May 5, 2015
Despite Germanwings crash and pilots’ strike, Lufthansa’s loss narrows
Though posting a smaller operating loss in the first quarter this year, Lufthansa have confirmed that they still need to reduce operating costs further to become competitive and profitable. Their finance chief, Simone Menne, said “We are in need of an urgent solution, we cannot afford to burden our customers further.” Lufthansa is aiming to lower costs to enable them to be more competitive with rivals from the Gulf and Turkey, as well as other low-cost carriers in Europe. Lufthansa have declared a first quarter adjusted loss before interest and tax of €167m (US$186m), mainly due to cheap oil, but they have made it clear that pension fund provisions had swelled to €10.2bn due to low interest rates.
The ongoing dispute with pilots has been costly, though there is the possibility that matters relating to grievances concerning remuneration for pilots who retire early may be nearer resolution after Lufthansa made a new mediation proposal last week to bring an end to the row, though the pilots are yet to respond. The tragic crash of the Germanwings A320 saw demand fall briefly, but returned to normal after a few days. Simone Menne has made it clear that overall the crash had not affected operating profits, while their insurers are picking up the costs resulting from the accident. Although the euro is down more than 11 percent against the dollar for this last quarter, it managed to boost Lufthansa’s revenue, though simultaneously reducing the benefit of cheap oil which is priced in dollars, meaning the anticipated fuel bill for 2015 has risen from €6.2bn (US$7bn), against an earlier estimated €6bn (US$6.8bn).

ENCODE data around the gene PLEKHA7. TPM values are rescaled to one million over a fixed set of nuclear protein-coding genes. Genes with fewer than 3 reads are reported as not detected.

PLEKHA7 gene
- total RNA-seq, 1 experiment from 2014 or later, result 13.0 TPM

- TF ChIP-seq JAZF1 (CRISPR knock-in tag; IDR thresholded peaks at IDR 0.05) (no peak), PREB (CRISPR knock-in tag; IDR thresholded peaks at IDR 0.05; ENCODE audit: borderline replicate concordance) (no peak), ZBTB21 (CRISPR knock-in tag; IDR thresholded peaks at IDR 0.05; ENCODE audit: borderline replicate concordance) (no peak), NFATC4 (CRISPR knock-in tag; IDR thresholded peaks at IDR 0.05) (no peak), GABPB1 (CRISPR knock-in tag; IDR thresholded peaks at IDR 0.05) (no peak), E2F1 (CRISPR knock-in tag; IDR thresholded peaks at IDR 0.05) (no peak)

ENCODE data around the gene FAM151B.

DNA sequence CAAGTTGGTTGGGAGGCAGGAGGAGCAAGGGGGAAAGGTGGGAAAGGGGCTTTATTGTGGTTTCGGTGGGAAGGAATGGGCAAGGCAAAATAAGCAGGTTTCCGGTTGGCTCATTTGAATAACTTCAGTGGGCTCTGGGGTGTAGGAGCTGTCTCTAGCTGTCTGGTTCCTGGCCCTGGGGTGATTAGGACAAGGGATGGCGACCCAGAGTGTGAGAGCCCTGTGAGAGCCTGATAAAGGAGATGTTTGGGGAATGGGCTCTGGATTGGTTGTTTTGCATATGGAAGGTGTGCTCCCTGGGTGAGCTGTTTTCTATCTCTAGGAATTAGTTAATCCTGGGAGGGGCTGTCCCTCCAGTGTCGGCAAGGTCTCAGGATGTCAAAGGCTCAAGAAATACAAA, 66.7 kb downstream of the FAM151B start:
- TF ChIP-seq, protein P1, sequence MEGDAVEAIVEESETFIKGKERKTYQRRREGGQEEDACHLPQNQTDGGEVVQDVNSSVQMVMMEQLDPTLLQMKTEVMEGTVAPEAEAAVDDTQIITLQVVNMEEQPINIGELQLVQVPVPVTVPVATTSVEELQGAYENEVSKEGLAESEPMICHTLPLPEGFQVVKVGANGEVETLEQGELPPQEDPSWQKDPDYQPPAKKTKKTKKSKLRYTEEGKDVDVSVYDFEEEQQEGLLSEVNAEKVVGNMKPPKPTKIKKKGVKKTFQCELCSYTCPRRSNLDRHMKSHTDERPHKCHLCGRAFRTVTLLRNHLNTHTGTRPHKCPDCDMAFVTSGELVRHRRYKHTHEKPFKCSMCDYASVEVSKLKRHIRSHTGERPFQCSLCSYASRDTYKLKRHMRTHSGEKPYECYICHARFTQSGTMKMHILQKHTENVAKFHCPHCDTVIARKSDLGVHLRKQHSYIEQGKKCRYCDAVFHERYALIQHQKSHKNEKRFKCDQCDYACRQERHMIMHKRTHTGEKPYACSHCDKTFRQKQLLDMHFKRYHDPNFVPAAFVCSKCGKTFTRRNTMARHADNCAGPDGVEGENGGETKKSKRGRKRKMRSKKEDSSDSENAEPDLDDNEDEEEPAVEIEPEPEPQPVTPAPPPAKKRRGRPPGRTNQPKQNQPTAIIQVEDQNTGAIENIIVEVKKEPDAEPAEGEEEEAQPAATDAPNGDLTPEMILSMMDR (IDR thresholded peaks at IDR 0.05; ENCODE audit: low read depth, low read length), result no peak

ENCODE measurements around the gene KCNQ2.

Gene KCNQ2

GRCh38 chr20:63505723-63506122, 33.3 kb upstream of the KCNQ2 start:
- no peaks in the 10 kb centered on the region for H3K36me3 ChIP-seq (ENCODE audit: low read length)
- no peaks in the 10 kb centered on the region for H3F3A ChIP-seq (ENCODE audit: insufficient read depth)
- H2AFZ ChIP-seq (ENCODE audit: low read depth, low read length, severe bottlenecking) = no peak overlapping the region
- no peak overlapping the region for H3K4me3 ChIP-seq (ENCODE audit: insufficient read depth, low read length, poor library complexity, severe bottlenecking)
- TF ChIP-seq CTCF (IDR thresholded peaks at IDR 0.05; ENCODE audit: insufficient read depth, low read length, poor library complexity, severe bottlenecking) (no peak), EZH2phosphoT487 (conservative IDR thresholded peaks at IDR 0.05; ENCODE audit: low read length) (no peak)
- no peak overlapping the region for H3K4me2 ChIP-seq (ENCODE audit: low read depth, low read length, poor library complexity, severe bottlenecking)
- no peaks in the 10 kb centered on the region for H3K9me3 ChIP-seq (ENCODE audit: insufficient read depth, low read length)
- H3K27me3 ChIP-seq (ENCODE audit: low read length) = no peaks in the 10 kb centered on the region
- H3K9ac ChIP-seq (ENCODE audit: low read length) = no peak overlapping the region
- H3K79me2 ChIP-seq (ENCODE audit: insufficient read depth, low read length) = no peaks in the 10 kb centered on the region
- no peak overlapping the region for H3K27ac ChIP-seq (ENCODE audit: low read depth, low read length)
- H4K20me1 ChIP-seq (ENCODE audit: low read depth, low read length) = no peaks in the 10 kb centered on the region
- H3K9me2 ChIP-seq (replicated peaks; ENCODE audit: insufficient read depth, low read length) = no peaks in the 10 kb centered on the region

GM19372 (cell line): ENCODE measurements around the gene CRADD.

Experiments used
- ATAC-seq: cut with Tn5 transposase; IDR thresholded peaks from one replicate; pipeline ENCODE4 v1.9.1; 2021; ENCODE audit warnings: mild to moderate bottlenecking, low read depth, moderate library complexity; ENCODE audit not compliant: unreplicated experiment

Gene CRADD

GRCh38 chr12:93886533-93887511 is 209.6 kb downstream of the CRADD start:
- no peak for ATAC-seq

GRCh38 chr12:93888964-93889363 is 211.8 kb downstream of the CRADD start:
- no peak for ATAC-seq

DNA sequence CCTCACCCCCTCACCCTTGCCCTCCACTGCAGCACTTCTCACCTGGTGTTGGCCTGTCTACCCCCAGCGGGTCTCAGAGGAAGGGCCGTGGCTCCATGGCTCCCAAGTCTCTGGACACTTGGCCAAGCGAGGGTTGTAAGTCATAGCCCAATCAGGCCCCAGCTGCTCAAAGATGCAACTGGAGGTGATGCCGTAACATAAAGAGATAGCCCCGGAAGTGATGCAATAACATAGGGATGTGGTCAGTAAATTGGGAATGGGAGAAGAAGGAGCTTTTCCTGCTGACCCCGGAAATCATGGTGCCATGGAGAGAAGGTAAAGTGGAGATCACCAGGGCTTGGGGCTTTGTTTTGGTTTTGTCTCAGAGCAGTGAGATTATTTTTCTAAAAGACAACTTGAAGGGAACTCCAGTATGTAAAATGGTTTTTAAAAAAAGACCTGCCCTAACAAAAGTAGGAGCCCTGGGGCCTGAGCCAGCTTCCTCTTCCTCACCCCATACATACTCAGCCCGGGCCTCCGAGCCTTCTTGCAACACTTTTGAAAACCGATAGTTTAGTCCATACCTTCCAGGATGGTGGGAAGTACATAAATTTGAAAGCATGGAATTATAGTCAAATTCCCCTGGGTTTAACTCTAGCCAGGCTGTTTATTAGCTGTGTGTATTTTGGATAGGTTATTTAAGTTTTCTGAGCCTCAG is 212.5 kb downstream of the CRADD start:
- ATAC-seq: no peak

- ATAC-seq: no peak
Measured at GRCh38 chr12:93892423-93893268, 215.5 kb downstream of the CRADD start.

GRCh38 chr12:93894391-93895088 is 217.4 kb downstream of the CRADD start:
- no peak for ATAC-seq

Pressure on Lufthansa also comes from airlines such as IAG, the parent company of British Airways and Iberia, which has managed to cut costs and has reported a profit for the first quarter, while Ryanair reported a 16 percent rise in April passenger numbers on Tuesday. Combining the costs of the pilots’ strike with the costs of expansion of their low-cost airline, this will see Lufthansa spend approximately €100mn (US$113.4m) in just the first half of 2015. Lufthansa have confirmed their target for 2015 adjusted earnings before interest and tax (EBIT) in excess of €1.5bn (US$1.7bn).